12Managed by UT-Battelle for the U.S. Department of Energy Plan for Converting to LUP Plan specifics - Phase 1 (cont.) – Convert approximately an equal number of systems each week during a 6 week period – Allow staff to retain the local admin account and password so configuration changes could be made if necessary (temporary solution) – Add additional subcontract staff to assist with any increased workload – Establish a LUP exception process – Schedule mobile users as the last group – Report on conversion progress and issues daily
13Managed by UT-Battelle for the U.S. Department of Energy Plan for Converting to LUP Plan specifics - Phase 1 (cont.) – Deploy through Run Advertised Programs two IT support groups Users can run these programs to add IT support as admins Available until a reboot or for a specific period of time – Require support staff to use a secondary UID for privileged accounts
14Managed by UT-Battelle for the U.S. Department of Energy Plan for Converting to LUP Plan specifics - Phase 1 (cont.) – Made changes to the computing standards offered through the Managed Hardware Program (MHP) Vista as the only Operating System (OS) offered to the end user Allows IT to focus mainly on the development of the Vista software images XP is allowed and staff needing this OS can contact IT for assistance to install – Provide staff with the option to volunteer for LUP
15Managed by UT-Battelle for the U.S. Department of Energy Plan for Converting to LUP Plan specifics - Phase 2 – Remove local admin and deploy admin elevation tool for the user – Local Admin removed from all systems except those with LUP exceptions – Deploy a locally developed tool that allows users to contact IT to request admin privileges Requires RSA token and allowed privs to be elevated when on/off ORNL network – Laptop user’s were the last group scheduled Admin elevation tool was deployed to all these systems in conjunction with LUP move – Troubleshoot reported issues for specific systems Allow admin to be retained if necessary until issues were resolved Assign specific staff very capable of Tier 3 troubleshooting
16Managed by UT-Battelle for the U.S. Department of Energy Path Forward After deployment of LUP for ORNL – Test a new admin tool that provides user with ability to self elevate Tool usage is tracked and reports made available to ORNL Cyber for review Requires system to be on ORNL network Utilizes RSA token Limits time that admin is available Being considered for deployment to staff with LUP exceptions and will allow removal of the local admin account from these systems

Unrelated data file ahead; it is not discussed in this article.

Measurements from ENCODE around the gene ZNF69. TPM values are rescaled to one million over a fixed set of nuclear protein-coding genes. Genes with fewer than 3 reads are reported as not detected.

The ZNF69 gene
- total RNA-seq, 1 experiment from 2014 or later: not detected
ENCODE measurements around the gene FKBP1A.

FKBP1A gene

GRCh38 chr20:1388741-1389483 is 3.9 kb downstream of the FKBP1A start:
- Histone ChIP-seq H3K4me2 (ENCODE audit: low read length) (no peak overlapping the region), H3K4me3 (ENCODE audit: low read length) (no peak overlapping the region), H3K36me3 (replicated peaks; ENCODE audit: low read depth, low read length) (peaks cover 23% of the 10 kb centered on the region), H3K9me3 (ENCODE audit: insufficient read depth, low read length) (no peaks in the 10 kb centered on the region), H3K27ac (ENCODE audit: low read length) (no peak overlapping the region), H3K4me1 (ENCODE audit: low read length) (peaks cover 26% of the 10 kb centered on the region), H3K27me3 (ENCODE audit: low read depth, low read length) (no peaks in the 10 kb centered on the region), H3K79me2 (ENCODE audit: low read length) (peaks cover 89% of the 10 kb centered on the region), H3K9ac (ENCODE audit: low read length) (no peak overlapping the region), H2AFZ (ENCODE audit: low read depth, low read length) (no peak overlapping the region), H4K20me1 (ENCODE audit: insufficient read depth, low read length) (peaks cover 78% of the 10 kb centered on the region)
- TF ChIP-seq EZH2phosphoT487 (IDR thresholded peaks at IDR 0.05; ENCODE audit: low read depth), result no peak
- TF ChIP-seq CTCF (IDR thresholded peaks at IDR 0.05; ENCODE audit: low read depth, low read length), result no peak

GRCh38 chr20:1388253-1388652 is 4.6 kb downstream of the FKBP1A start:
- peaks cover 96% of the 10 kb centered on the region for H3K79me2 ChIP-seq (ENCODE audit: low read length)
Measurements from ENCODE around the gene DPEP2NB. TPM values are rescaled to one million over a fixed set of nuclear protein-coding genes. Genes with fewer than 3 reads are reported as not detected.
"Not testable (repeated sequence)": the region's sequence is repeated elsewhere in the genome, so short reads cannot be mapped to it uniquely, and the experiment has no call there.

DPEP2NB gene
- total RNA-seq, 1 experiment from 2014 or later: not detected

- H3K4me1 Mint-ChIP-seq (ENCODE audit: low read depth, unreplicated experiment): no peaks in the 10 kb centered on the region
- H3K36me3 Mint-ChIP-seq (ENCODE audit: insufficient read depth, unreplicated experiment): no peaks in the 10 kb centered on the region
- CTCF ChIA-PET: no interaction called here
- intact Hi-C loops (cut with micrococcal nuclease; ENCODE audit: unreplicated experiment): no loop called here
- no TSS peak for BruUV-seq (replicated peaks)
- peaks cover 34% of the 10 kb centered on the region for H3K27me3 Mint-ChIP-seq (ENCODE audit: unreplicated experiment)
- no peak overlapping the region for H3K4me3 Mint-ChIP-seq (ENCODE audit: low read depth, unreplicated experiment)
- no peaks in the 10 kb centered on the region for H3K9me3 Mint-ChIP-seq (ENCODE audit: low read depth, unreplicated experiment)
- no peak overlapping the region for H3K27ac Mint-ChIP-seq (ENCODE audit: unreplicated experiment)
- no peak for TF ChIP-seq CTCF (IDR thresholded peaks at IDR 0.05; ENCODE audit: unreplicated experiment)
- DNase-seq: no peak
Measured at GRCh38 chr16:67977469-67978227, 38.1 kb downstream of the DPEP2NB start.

17Managed by UT-Battelle for the U.S. Department of Energy Path Forward – Tool Examples
18Managed by UT-Battelle for the U.S. Department of Energy Path Forward Phase 3 – After completion of LUP for ORNL – Expand the IT admin support groups advertized through Run Advertized Programs with the groups being more specific and a smaller number of staff assigned to each group
19Managed by UT-Battelle for the U.S. Department of Energy Lessons Learned IT assumed additional responsibilities when user’s admin privileges was removed – Additional IT staff needed to accomplish tasks Vulnerability resolution Patching 3 rd party software (e.g. Adobe, Firefox, Java, etc.) – And many more of the 28K products Exception processes are needed at program implementation – Staff may not fully understand but may request anyway
20Managed by UT-Battelle for the U.S. Department of Energy Lessons Learned (cont.) Databases permissions were common problems – Certain staff were assigned to troubleshoot and resolve these issues Several products like to automatically update or inform user an update is available – Users were unable to install these without admin Address systems operating as instrument controllers or data collection devices separately
21Managed by UT-Battelle for the U.S. Department of Energy Lessons Learned (cont.) Vista was much preferred over XP – User Access Controls (UAC) – Vista virtual store (allows modification of files typically stored in locations unprivileged users can’t modify globally) Some troubleshooting tasks could no longer be performed as before – IPCONFIG /Release-Renew – Had to define a solution
22Managed by UT-Battelle for the U.S. Department of Energy Lessons Learned (cont.) Remote Desktop issues under LUP – Only admins were in the group to allow RD – Solution based on analysis of use and determining the primary user. Then adding this user back to the group LUP exceptions are needed for a small percentage of users – >90% of systems are operating without admin Validate users with LUP exceptions operate correctly – Cyber conducts internal email phishing as a test for users w/ exceptions
23Managed by UT-Battelle for the U.S. Department of Energy Least User Privileges (LUP)
24Managed by UT-Battelle for the U.S. Department of Energy Other ORNL Presentations of Interest SharePoint Monday, 11:45-Using SharePoint UI to Deliver General Use Applications, Connie Begovich Tuesday, 11:45-SharePoint at ORNL, Brett Ellis Cyber Security Monday, 1:30-Development of a Process for Phishing Awareness Activities, Philip Arwood & John Gerber Monday, 2:15-How I Learned to Embrace the Chaos, Mark Lorenc Monday, 4:15-TOTEM:The ORNL Threat Evaluation Method, John Gerber & Mark Floyd Desktop Management Monday 4:15-On the Fly Management of UNIX Hosts using CFEngine, Ryan Adamson Tuesday, 11:00-Implementation of Least User Privileges, Doug Smelcer Wednesday, 11:45, Microsoft Deployment Using MDT and SCCM, Chad Deguira Incident Management Wednesday, 11:00-Helpdesk Operations for Clients Without Admin Privileges, Bob Beane & Tim Guilliams IT Modernization Monday, 2:15-12 Months of Technology, Lara James